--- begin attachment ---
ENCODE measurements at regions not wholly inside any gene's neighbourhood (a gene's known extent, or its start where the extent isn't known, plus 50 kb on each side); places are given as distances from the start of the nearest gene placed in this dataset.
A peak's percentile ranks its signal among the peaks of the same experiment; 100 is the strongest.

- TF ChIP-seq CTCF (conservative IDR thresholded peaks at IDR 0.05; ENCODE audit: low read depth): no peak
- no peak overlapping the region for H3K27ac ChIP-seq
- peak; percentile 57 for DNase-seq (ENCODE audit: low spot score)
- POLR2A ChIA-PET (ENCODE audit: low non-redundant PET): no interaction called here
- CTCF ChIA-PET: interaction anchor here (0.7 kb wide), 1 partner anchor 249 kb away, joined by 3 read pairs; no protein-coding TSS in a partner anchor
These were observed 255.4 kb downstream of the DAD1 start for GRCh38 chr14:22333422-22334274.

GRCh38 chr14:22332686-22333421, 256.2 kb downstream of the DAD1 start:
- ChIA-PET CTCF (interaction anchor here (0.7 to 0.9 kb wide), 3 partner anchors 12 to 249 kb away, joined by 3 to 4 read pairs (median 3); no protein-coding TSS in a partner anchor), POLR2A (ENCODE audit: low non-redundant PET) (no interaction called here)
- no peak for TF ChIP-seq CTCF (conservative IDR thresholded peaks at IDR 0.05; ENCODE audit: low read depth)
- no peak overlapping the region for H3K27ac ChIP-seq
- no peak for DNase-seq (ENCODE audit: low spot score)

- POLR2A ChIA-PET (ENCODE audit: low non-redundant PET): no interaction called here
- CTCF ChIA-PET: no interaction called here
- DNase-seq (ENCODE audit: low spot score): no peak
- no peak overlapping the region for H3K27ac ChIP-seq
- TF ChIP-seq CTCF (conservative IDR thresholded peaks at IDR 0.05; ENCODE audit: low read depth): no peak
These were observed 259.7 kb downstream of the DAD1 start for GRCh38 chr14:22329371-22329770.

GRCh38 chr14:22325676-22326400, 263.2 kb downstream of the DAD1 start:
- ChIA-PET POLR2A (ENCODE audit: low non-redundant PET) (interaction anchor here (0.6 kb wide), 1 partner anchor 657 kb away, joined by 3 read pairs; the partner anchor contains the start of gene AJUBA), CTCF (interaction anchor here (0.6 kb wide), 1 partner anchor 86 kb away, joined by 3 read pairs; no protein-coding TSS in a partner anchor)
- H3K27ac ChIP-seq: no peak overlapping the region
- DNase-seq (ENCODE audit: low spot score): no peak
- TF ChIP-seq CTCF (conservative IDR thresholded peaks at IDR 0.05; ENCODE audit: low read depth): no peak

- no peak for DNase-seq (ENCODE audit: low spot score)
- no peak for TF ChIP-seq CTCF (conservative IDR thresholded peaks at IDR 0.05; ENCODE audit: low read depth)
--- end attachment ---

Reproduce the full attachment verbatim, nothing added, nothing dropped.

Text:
ENCODE measurements at regions not wholly inside any gene's neighbourhood (a gene's known extent, or its start where the extent isn't known, plus 50 kb on each side); places are given as distances from the start of the nearest gene placed in this dataset.
A peak's percentile ranks its signal among the peaks of the same experiment; 100 is the strongest.

- TF ChIP-seq CTCF (conservative IDR thresholded peaks at IDR 0.05; ENCODE audit: low read depth): no peak
- no peak overlapping the region for H3K27ac ChIP-seq
- peak; percentile 57 for DNase-seq (ENCODE audit: low spot score)
- POLR2A ChIA-PET (ENCODE audit: low non-redundant PET): no interaction called here
- CTCF ChIA-PET: interaction anchor here (0.7 kb wide), 1 partner anchor 249 kb away, joined by 3 read pairs; no protein-coding TSS in a partner anchor
These were observed 255.4 kb downstream of the DAD1 start for GRCh38 chr14:22333422-22334274.

GRCh38 chr14:22332686-22333421, 256.2 kb downstream of the DAD1 start:
- ChIA-PET CTCF (interaction anchor here (0.7 to 0.9 kb wide), 3 partner anchors 12 to 249 kb away, joined by 3 to 4 read pairs (median 3); no protein-coding TSS in a partner anchor), POLR2A (ENCODE audit: low non-redundant PET) (no interaction called here)
- no peak for TF ChIP-seq CTCF (conservative IDR thresholded peaks at IDR 0.05; ENCODE audit: low read depth)
- no peak overlapping the region for H3K27ac ChIP-seq
- no peak for DNase-seq (ENCODE audit: low spot score)

- POLR2A ChIA-PET (ENCODE audit: low non-redundant PET): no interaction called here
- CTCF ChIA-PET: no interaction called here
- DNase-seq (ENCODE audit: low spot score): no peak
- no peak overlapping the region for H3K27ac ChIP-seq
- TF ChIP-seq CTCF (conservative IDR thresholded peaks at IDR 0.05; ENCODE audit: low read depth): no peak
These were observed 259.7 kb downstream of the DAD1 start for GRCh38 chr14:22329371-22329770.

GRCh38 chr14:22325676-22326400, 263.2 kb downstream of the DAD1 start:
- ChIA-PET POLR2A (ENCODE audit: low non-redundant PET) (interaction anchor here (0.6 kb wide), 1 partner anchor 657 kb away, joined by 3 read pairs; the partner anchor contains the start of gene AJUBA), CTCF (interaction anchor here (0.6 kb wide), 1 partner anchor 86 kb away, joined by 3 read pairs; no protein-coding TSS in a partner anchor)
- H3K27ac ChIP-seq: no peak overlapping the region
- DNase-seq (ENCODE audit: low spot score): no peak
- TF ChIP-seq CTCF (conservative IDR thresholded peaks at IDR 0.05; ENCODE audit: low read depth): no peak

- no peak for DNase-seq (ENCODE audit: low spot score)
- no peak for TF ChIP-seq CTCF (conservative IDR thresholded peaks at IDR 0.05; ENCODE audit: low read depth)